Dr. Barker developed intensive therapy programs to treat
patients at Oak Ridge. He believed that intensive therapy was
an alternative to what otherwise would be lengthy incarceration.
Dr. Barker published papers on the topic of human experimentation with mind-altering drugs and with intense group therapy
methods where patients would be involved in treating each
other. He authored the following papers, among others: (a) “The
Insane Criminal as Therapist” (with M.H. Mason) (1968), 10:4
The Canadian Journal of Corrections 4; (b) “Buber Behind Bars”
(with M.H. Mason) (1968), 13 Canadian Psychiatric Assoc.
Journal, 61; (c) “Defence-Disruptive Therapy” (with M.H. Mason
and J. Wilson) (1969), 14:4 Canadian Psychiatric Assoc. Journal
355; (d) “LSD in a Coercive Milieu Therapy Program” (with M.F.
Buck) (1977), 22:6 Canadian Psychiatric Assoc. Journal 311; and
(e) “The Total Encounter Capsule” (with Alan J. McLauchlin)
(1977), 22:6 Canadian Psychiatric Assoc. Journal 355.
 Dr. Maier was licensed to practice medicine by the College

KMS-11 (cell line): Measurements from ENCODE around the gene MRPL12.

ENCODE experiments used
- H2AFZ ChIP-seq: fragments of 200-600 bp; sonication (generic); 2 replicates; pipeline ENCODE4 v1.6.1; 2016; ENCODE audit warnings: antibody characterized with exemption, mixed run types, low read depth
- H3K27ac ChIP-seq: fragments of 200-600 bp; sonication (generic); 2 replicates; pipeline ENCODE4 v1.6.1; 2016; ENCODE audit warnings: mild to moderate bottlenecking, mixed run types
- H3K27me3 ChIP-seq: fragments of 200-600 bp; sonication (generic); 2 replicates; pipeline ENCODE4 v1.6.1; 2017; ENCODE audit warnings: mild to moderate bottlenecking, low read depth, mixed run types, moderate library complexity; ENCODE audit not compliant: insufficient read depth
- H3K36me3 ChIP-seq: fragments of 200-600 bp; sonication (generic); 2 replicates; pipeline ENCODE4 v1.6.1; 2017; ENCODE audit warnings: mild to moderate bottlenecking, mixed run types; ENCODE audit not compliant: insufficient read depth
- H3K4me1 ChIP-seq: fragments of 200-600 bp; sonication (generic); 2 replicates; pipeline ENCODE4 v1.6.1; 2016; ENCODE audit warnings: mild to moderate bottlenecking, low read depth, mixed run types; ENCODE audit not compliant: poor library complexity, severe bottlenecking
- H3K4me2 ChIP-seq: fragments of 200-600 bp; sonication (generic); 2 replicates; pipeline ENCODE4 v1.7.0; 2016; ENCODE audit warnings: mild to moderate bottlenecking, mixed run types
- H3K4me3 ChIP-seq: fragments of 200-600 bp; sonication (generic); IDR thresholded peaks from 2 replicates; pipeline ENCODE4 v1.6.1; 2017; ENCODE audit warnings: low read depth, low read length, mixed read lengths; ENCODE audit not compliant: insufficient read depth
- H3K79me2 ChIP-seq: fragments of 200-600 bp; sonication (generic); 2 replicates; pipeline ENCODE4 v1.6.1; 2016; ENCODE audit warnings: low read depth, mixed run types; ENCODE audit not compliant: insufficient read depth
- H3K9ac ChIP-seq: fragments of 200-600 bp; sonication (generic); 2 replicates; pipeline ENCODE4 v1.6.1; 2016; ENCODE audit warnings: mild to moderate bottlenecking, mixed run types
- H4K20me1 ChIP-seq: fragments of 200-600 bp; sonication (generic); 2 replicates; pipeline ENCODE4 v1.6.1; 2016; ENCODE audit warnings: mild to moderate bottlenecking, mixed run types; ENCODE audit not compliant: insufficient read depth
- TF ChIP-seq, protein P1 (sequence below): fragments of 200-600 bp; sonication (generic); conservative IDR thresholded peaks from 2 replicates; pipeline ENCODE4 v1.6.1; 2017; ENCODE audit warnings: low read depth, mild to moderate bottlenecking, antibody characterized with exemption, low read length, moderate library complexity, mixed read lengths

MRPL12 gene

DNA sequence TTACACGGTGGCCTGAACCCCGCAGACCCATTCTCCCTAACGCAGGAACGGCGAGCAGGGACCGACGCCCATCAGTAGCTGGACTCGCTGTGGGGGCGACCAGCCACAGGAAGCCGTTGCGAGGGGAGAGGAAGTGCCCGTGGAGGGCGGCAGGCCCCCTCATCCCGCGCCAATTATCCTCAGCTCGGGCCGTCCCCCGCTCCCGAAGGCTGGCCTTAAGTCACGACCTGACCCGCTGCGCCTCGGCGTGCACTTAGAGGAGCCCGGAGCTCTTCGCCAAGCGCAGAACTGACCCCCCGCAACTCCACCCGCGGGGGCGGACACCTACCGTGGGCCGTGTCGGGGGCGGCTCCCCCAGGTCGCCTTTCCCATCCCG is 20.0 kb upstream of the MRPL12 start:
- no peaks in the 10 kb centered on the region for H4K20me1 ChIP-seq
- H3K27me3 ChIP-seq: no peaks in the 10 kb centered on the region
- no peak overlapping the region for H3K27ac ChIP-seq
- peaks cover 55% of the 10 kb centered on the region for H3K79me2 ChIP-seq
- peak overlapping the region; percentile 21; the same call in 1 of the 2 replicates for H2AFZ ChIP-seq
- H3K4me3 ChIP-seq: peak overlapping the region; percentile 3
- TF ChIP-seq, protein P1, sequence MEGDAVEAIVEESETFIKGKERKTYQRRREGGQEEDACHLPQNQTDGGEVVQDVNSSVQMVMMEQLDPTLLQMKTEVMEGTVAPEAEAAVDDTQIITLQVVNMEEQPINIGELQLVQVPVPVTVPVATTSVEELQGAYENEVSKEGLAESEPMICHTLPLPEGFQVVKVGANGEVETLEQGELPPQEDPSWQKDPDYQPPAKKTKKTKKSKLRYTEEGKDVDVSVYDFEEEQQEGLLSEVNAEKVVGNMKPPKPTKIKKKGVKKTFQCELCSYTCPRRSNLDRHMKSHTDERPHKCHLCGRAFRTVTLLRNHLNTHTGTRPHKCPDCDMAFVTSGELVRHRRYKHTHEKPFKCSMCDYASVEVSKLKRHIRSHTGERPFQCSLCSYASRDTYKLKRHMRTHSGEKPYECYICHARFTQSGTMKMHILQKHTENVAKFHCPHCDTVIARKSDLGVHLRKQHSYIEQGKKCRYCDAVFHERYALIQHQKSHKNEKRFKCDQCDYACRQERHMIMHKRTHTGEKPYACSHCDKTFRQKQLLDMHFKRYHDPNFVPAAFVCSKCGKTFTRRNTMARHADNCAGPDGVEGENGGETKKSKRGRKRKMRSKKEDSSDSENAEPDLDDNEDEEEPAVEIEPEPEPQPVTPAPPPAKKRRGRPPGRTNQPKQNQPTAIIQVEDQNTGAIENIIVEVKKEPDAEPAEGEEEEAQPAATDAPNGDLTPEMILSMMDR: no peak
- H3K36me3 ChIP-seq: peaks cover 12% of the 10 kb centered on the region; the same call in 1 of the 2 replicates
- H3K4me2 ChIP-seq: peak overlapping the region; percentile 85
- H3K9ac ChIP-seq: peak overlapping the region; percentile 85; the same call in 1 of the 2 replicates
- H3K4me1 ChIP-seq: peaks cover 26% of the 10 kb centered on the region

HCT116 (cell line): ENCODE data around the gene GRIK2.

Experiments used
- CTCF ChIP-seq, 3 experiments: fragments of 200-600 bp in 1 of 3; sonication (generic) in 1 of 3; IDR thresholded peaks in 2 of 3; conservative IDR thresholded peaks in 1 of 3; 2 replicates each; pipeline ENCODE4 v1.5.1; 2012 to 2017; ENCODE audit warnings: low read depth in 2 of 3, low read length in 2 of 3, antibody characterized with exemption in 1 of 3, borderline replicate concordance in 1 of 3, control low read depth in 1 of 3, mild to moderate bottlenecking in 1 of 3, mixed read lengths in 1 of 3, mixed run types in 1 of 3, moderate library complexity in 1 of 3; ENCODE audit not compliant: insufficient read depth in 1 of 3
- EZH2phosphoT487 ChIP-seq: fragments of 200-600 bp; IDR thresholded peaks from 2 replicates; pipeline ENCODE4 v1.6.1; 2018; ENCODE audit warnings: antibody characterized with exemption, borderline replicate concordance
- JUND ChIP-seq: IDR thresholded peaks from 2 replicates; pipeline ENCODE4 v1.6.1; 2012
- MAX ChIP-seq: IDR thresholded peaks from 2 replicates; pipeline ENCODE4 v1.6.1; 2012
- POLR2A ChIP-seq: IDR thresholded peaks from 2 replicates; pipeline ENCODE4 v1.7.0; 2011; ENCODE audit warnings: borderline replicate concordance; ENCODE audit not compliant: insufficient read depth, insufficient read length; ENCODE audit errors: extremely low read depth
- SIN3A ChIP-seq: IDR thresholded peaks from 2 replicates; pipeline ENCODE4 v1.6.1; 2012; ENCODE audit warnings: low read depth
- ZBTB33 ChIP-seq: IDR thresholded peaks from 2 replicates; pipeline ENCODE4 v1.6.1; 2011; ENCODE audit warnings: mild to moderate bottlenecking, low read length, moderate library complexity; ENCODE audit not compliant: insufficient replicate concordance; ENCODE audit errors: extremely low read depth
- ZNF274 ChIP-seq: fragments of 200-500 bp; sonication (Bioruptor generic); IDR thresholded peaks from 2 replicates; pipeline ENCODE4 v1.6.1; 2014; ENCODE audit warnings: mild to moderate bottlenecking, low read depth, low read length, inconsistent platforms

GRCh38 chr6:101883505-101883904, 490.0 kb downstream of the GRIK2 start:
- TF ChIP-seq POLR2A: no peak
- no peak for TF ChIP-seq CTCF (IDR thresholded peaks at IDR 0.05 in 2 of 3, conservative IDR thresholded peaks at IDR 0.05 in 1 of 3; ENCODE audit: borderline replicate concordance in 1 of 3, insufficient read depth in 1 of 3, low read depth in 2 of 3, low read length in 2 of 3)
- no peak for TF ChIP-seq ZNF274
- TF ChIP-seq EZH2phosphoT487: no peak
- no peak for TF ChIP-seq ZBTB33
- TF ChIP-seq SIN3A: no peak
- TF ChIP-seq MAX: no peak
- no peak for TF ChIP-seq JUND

of Physicians and Surgeons, and he had a specialty in psychiatry.
He completed his residency at Oak Ridge between 1972 and 1973,
and on about July 1, 1973, was appointed clinical director of the
Social Therapy Unit. He served in this position until about June
30, 1978, with an interruption for one year during 1976-1977.
 Following the departure of Drs. Barker and Maier,
Dr. Julia Reilly, another psychiatrist, was the director of the
Social Therapy Unit, and she continued until 1983. Dr. Reilly
was a duly licensed psychiatrist employed by the Crown as unit
director from September 1980 to 1986.
 Dr. Tate was a duly licensed psychologist employed by
Oak Ridge from 1976 to 1978. Drs. Boyd, Reilly and Tate are not
defendants but are the subject of allegations or mentioned in the
statement of claim.
 The Crown is the employer of the physicians at Oak Ridge
and is vicariously liable for them.
 The programs developed by Dr. Barker to treat the
patients at Oak Ridge utilized, among other techniques, solitary
confinement, group confinement in close quarters, sensory deprivation, physical force and constraint, discipline and punishment, the administration of hallucinogens and delirium-producing drugs, including LSD (lysergic acid diethylamide,
a drug that produces hallucinations, delusions and psychotic
behaviour), and brainwashing techniques developed by the CIA
(Central Intelligence Agency) in the United States.
 There were three main programs: (1) DDT (
Defence-Disruptive Therapy); (2) MAPP (Motivation, Attitude, Participation Program); and (3) the Capsule Program (Total Encounter